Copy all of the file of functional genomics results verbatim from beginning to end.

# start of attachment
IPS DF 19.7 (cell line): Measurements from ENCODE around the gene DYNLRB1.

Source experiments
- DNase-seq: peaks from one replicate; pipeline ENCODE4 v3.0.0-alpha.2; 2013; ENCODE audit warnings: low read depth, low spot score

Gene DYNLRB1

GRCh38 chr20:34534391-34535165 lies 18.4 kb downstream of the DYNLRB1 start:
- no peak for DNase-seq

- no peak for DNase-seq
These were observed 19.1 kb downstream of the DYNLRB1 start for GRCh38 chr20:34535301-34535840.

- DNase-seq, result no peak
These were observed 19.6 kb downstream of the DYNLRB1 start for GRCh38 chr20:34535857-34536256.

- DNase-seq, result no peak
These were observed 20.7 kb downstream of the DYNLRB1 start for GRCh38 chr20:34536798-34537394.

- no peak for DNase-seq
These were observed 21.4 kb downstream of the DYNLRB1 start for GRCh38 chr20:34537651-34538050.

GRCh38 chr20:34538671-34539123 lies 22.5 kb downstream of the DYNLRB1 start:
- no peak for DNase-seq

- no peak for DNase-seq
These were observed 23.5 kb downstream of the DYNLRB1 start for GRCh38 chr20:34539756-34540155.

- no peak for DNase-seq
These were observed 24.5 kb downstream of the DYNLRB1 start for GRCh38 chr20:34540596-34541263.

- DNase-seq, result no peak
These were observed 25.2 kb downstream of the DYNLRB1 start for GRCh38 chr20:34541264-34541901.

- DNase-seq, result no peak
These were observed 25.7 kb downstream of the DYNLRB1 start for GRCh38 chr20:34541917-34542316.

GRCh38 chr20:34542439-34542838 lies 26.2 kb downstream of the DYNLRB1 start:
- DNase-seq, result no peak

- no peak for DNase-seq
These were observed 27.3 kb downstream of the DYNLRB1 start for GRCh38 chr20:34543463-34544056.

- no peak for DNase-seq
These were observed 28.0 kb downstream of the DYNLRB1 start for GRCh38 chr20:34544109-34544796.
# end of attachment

IPS DF 19.7 (cell line): Measurements from ENCODE around the gene DYNLRB1.

Source experiments
- DNase-seq: peaks from one replicate; pipeline ENCODE4 v3.0.0-alpha.2; 2013; ENCODE audit warnings: low read depth, low spot score

Gene DYNLRB1

GRCh38 chr20:34534391-34535165 lies 18.4 kb downstream of the DYNLRB1 start:
- no peak for DNase-seq

- no peak for DNase-seq
These were observed 19.1 kb downstream of the DYNLRB1 start for GRCh38 chr20:34535301-34535840.

- DNase-seq, result no peak
These were observed 19.6 kb downstream of the DYNLRB1 start for GRCh38 chr20:34535857-34536256.

- DNase-seq, result no peak
These were observed 20.7 kb downstream of the DYNLRB1 start for GRCh38 chr20:34536798-34537394.

- no peak for DNase-seq
These were observed 21.4 kb downstream of the DYNLRB1 start for GRCh38 chr20:34537651-34538050.

GRCh38 chr20:34538671-34539123 lies 22.5 kb downstream of the DYNLRB1 start:
- no peak for DNase-seq

- no peak for DNase-seq
These were observed 23.5 kb downstream of the DYNLRB1 start for GRCh38 chr20:34539756-34540155.

- no peak for DNase-seq
These were observed 24.5 kb downstream of the DYNLRB1 start for GRCh38 chr20:34540596-34541263.

- DNase-seq, result no peak
These were observed 25.2 kb downstream of the DYNLRB1 start for GRCh38 chr20:34541264-34541901.

- DNase-seq, result no peak
These were observed 25.7 kb downstream of the DYNLRB1 start for GRCh38 chr20:34541917-34542316.

GRCh38 chr20:34542439-34542838 lies 26.2 kb downstream of the DYNLRB1 start:
- DNase-seq, result no peak

- no peak for DNase-seq
These were observed 27.3 kb downstream of the DYNLRB1 start for GRCh38 chr20:34543463-34544056.

- no peak for DNase-seq
These were observed 28.0 kb downstream of the DYNLRB1 start for GRCh38 chr20:34544109-34544796.